“So this sounds as if it’s a muddle and in some ways it is a muddle because it’s at its beginning” – Lorraine Code.
This first post marks a tentative foray into blogging my PhD in Political Philosophy. It is three months in, the second time around. My aim in sharing my work-in-progress here, in public, is to invite constructive conversation of the sort less available to those of us whose working practices result in fewer opportunities than usual to converse with colleagues in departmental settings. My hope is that you’ll be patient with me as I feel my way through the project and the material it engages. My concerns are many, but the most forceful worries about doing injustice to the rich and complex literature in feminism, critical philosophy of race and other scholarly sites of focus on oppression. A further hope is that by engaging these questions I can contribute something in multiple directions, extending and developing existing work in those areas for use in the service of theorising oppression, while simultaneously adding further stimulus to dialogue between that conversation and those had by those with more “mainstream” concerns. For now, thanks for joining me in navigating the muddle of the beginning. If I fuck anything up, I’d consider it a favour if you let me know.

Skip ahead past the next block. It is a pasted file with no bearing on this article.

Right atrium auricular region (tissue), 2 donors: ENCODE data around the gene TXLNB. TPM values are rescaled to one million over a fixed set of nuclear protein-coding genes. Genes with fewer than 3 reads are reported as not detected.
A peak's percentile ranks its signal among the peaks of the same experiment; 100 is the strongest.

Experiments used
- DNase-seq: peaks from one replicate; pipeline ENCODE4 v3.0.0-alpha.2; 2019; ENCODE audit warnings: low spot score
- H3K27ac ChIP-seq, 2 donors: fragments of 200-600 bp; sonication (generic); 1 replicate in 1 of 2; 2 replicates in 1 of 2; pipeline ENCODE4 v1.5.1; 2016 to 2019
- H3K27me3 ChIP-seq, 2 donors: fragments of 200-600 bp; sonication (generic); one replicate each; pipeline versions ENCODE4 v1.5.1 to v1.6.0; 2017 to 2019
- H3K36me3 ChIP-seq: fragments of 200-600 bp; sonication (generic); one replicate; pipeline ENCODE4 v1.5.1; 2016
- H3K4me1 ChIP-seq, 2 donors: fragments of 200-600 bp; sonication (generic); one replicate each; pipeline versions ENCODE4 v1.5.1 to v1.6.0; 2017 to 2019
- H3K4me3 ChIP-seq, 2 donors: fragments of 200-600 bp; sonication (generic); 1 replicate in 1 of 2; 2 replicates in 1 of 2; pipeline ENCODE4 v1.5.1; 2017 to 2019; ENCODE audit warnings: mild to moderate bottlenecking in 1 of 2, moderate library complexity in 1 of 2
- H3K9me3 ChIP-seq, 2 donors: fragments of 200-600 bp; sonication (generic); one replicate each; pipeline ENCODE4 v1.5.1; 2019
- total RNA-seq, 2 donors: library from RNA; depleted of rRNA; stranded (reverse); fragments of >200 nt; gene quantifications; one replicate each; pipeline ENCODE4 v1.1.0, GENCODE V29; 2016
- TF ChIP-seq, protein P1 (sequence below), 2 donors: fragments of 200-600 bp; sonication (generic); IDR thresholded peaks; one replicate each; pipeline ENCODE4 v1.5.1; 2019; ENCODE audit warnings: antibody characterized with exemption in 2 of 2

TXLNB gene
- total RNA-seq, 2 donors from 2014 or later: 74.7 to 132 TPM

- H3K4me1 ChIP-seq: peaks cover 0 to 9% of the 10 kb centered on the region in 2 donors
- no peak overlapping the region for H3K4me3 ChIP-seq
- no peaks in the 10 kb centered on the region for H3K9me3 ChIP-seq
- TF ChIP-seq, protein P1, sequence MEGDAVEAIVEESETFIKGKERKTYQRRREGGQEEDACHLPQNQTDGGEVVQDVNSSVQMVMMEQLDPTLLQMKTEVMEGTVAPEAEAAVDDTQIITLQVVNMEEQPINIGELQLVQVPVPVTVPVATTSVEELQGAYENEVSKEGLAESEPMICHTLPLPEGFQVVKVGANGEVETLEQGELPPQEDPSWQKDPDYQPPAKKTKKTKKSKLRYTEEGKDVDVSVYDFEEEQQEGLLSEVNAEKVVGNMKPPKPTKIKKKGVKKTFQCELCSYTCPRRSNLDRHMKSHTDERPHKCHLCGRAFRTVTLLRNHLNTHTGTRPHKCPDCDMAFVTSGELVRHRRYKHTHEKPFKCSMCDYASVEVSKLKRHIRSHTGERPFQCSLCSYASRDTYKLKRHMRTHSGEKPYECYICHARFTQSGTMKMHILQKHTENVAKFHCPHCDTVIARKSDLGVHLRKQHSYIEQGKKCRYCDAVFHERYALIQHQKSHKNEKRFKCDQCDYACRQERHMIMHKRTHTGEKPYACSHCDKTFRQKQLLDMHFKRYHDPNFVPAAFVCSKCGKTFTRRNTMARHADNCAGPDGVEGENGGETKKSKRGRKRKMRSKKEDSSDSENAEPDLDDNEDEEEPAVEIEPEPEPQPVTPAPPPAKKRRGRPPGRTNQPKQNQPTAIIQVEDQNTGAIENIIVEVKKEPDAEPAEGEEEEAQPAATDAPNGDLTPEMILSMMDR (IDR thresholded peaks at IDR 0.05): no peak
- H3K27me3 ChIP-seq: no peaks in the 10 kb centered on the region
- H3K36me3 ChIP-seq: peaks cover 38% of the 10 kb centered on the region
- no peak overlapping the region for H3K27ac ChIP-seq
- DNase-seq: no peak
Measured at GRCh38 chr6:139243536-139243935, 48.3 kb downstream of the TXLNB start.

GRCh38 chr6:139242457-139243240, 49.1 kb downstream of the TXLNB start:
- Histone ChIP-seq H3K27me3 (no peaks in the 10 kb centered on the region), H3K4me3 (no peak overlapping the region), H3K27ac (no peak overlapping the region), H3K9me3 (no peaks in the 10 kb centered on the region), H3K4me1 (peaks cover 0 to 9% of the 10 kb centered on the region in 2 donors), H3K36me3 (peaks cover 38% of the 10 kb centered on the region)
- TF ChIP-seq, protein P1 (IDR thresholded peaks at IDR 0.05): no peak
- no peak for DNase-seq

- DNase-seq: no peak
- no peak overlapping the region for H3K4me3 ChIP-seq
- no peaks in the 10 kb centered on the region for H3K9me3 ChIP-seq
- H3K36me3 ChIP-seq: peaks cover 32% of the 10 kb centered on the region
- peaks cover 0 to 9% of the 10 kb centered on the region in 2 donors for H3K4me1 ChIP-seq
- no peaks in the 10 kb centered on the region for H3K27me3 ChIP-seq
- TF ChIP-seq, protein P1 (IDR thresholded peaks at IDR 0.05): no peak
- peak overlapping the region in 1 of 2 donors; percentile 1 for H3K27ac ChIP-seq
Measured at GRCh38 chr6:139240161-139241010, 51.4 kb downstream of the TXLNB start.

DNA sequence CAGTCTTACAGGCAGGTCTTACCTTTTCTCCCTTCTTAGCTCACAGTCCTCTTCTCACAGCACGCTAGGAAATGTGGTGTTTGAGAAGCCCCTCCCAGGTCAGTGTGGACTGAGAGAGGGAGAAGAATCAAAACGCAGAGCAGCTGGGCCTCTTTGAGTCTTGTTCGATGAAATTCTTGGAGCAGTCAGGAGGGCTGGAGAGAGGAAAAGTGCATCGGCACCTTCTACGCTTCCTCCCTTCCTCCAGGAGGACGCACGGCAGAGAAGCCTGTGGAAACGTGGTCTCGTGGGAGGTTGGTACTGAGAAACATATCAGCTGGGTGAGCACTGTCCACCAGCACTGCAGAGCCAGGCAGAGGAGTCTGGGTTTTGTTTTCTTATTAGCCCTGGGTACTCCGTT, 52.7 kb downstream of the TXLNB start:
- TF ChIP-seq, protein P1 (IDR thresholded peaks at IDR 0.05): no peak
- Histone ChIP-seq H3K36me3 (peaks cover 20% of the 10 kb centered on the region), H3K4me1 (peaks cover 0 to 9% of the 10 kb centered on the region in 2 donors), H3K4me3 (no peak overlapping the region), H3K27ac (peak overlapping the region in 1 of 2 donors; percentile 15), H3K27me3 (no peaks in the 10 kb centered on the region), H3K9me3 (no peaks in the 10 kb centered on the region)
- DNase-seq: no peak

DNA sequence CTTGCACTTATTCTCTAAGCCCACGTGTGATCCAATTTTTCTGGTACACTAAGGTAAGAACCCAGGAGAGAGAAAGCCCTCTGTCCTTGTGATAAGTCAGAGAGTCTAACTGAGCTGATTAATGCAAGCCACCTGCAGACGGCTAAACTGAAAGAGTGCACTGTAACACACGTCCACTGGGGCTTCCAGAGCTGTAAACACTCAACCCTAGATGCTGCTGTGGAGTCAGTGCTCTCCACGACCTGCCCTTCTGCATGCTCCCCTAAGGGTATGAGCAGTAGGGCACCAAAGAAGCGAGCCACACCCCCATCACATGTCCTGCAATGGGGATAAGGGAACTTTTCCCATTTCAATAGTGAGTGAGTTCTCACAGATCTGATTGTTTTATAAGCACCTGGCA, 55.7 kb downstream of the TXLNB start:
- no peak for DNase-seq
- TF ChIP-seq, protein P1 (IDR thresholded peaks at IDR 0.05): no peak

Working Title: Motivating Privilege to Undo Privilege: A Climate-Sensitive Analysis
PhD Project Outline – December 2012
Motivating privileged agents to meet the demands of climate justice has been described, plausibly, as the most pressing moral problem of climate politics (McKinnon 2012). If it is plausible to claim that climate politics itself ranks amongst the most pressing domains of philosophical concern of the current generation, given the time-critical “shrinking window of opportunity” to prevent potentially catastrophic global harms that will disproportionately affect precisely those who bear least of the responsibility for creating dangerous anthropogenic climate change and who are least well-placed to adapt to or mitigate for those harms (McKinnon 2012), then it seems plausible that constructing a robust understanding of the philosophical character of this “motivation problem” for climate justice sits among our most urgent moral and political concerns.